Certified E-Mail with Comodo and Thunderbird

Written by AbiusX on . Posted in Network, Security

This is intended to be a theoretical/practical tutorial on how to use email certificates to encrypt and digitally sign your emails. There are approximately 2 million emails transferred every hour, out of which 80% are spam, and the email world is really creepy, so I strongly recommend you to read the rest of this post.

First of all, let's cover some theory. There are three Internet protocols involved in sending and receiving emails: SMTP, IMAP, POP

Simple Mail Transfer Protocol is the one responsible for sending emails. An email client - where you compose your email, set recipients, attach files, etc. - sends your email data to a mail server via SMTP. The protocol is fairly simple and the only things worth mentioning is that it can do that under SSL (encrypted connection to server to transfer mail) and use Password Authentication to separate accounts.

Pactical Scenario: GMail

Most of us have used GMail, via creating an account in gmail.com and logging in there. It is very important to know that gmail.com is GMail Client, and smtp.gmail.com is GMail Server. When you log into the GMail, you access its client application, and do your stuff there. Since both client and server applications are on the same machine (Google Servers), your work is quickly sent to the server, that's why you usually don't notice.

Everybody can setup a Mail Server on their machine. Famous mail server applications are Microsoft Outlook for Windows and Exim and Postfix for Linux machines. GMail uses neither and has a custom coded server. You don't need to provide a password to a mail server, neither you have accounts there. You can send any email from any server to any server, i.e you can send email from admin@facebook.com with any body you want to me@abiusx.com. It's just a packet of data with a name on it (just like ordinary mail).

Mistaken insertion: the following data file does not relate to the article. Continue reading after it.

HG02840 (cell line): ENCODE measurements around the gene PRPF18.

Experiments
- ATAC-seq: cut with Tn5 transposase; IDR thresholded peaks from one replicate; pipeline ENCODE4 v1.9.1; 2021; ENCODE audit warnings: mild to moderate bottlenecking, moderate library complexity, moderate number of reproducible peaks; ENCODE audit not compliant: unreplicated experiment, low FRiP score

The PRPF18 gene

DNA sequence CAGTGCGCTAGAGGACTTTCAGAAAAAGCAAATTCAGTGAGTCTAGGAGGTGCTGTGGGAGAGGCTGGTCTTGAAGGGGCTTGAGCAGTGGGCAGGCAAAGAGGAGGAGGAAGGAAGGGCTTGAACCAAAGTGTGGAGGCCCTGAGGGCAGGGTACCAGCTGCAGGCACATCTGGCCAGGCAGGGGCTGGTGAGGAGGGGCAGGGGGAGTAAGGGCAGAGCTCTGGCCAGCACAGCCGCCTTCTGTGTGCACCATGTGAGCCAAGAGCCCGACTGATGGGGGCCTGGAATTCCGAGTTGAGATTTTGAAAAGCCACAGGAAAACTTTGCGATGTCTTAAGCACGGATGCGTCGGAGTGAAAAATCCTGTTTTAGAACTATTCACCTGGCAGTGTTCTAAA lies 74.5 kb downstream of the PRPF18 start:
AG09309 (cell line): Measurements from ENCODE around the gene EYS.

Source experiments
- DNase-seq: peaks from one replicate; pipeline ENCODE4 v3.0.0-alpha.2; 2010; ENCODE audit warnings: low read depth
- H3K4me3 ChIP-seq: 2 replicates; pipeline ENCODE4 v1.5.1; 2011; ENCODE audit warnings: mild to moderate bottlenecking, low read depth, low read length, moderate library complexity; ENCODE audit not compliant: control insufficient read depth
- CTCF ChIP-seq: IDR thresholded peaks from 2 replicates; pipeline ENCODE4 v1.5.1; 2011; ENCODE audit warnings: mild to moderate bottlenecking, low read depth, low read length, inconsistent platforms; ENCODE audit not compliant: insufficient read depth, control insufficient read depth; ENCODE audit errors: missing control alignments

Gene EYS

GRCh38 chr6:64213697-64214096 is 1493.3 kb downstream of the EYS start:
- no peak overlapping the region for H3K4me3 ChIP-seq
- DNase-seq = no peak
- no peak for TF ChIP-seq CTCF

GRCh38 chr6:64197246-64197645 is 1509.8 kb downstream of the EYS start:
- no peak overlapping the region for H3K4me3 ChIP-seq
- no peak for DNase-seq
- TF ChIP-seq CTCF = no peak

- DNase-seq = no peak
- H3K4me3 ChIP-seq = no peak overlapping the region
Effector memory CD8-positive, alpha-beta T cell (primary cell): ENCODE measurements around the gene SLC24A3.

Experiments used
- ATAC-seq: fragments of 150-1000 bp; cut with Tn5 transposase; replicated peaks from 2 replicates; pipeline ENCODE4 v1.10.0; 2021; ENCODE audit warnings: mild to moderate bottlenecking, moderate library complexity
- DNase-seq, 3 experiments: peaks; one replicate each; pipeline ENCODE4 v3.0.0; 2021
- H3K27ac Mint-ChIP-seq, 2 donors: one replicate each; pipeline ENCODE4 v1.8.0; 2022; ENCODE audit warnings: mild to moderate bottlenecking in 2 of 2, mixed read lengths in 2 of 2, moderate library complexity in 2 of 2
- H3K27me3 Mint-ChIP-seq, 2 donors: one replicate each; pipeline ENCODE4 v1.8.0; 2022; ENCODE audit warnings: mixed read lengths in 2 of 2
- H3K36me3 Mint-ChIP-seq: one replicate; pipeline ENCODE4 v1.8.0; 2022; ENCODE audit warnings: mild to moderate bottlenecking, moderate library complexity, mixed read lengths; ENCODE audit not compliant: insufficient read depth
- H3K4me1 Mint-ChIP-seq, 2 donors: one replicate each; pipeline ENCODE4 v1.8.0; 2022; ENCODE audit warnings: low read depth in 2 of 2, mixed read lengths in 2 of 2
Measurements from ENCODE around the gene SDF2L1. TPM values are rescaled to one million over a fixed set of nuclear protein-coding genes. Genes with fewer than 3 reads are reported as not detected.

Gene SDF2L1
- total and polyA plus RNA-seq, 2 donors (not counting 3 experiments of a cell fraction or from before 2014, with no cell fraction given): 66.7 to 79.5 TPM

Famous servers like GMail, that deal with millions of users and lots of spam, implement technologies that require you to login, have accounts and do things lawfully. Other servers don't. Mail that doesn't follow GMail and other famous mail server's rules, are usually treated as spam.

Back to the theory

POP usually used as POP3, is the old-school mail receiving protocol. Mail client uses this protocol to download all mails from the server. The protocol is very handicapped and weak, much like FTP.

IMAP on the other hand is a pretty recent and powerful mail receiving protocol, so basically POP and IMAP are replacements of each other. There were days when not many mail servers provided IMAP to their clients, now almost every web server provides full IMAP support. GMail's IMAP is accessible at imap.gmail.com (Keep in mind that this is the domain for IMAP protocol, and not HTTP, so heading your browser to it would not bring up anything)